She had given twenty years of herself to the factory, and whatever the factory had given her back was as ephemeral and soluble in time as those years now gone. She suspected it would have worked out the same way whether she’d landed a construction job on the sea wall or as a panel-hand on the solar farms, or anywhere else. In another existence, another time so far gone now as to exist outside of her known reality, there were perhaps other kinds of lives to be had, lives in which working hours were meant to be invested, not bartered. But not here, and not for her. This life was no more than an exchange of vaporous commodities. Effort for pay, wellbeing for survival, time for time. Time for time. Time for time.

Against the night sky, the sour, yellow flame stacks burned and there was about the burning a pleasantness of sorts, the pleasantness of a world unadorned, a world as it is.

A man in a gray suit crossed the street, headed toward Cassie and Helen. They recognized him as David, one of the night managers. He walked cautiously, avoiding the spitfire stares of the workers lounging around the dormitory grounds. One of the phosphorus technicians, walking in the other direction, went out of his way to shoulder-check him as he passed, but this too the manager ignored.

“You keep to your side of the playground, David,” Helen said, waving him away. “What’s so hard to understand about that?”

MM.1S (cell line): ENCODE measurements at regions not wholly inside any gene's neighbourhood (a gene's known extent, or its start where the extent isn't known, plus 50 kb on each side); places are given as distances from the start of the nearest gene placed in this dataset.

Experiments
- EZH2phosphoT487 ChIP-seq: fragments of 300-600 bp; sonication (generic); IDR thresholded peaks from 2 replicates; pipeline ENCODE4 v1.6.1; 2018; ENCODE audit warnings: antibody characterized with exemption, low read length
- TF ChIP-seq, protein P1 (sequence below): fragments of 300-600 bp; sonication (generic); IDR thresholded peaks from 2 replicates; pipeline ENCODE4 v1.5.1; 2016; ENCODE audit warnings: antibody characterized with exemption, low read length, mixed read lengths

“Just delivering a message,” David said. “Dr. Rahim wants to see the both of you.”

“Oz himself?” Helen replied. “What an honor.”

David shrugged.

“Last I checked, Dr. Rahim isn’t on management’s bargaining committee,” Cassie said. “We talk to the bargaining committee, nobody else.”

“Look, I’m in the same boat as you,” David said.

“No, you’re not.”

“Fine, whatever. But I sure as hell ain’t in Dr. Rahim’s boat. And when he says he wants something done, it pretty well always gets done, one way or another.”

David pointed to the factory parking lot across the street. “He’ll have a ride waiting for you over there at dawn, before the picket line starts up. Go or don’t go, that’s your business.”

David clapped his hands as though ridding them of dirt and walked back to the factory grounds.

“Hey David,” Cassie yelled. “You like being made an errand boy?”

“We’re all errand boys,” David replied.


The following morning at earliest light, Cassie and Helen stepped out of the dormitory to find a small dust storm whirling in the parking lot across the street. Two large men in suits and sunglasses stood at one end of the lot, waiting. Dark brown spirals of sand and grime and settled waste particulate turned the air opaque. Cassie covered her face with the neck of her shirt.

“Keep your head down and move quick,” one of the men shouted into Cassie’s ear, his voice barely audible above the deafening sound of a rapid mechanical heartbeat. He took her by the hand, Helen and the other man followed, and quickly the four of them ran toward the center of the storm, in which stood something neither Cassie nor any of the factory workers had seen before. A helicopter.

Cautiously they clambered inside. Cassie and Helen fumbled with their seatbelts, unable to make heads or tails of the contraptions. Quickly, one of the men reached over and buckled both women’s belts. The beast lifted, and in no time at all the brown and yellowing factory grounds grew smaller. Soon the whole of the world was swallowed by the taffy-thick layer of haze which was the underside of the sky.

Vertigo washed over Cassie. She had never seen the land from this vantage, and in doing so now experienced a sensation akin to an inverted birth. In a single outward push the world she had spent her whole life moving within was opened and she, rising beyond its insides, saw for the first time the entirety of it, swollen and labored and so viscerally, imperfectly alive.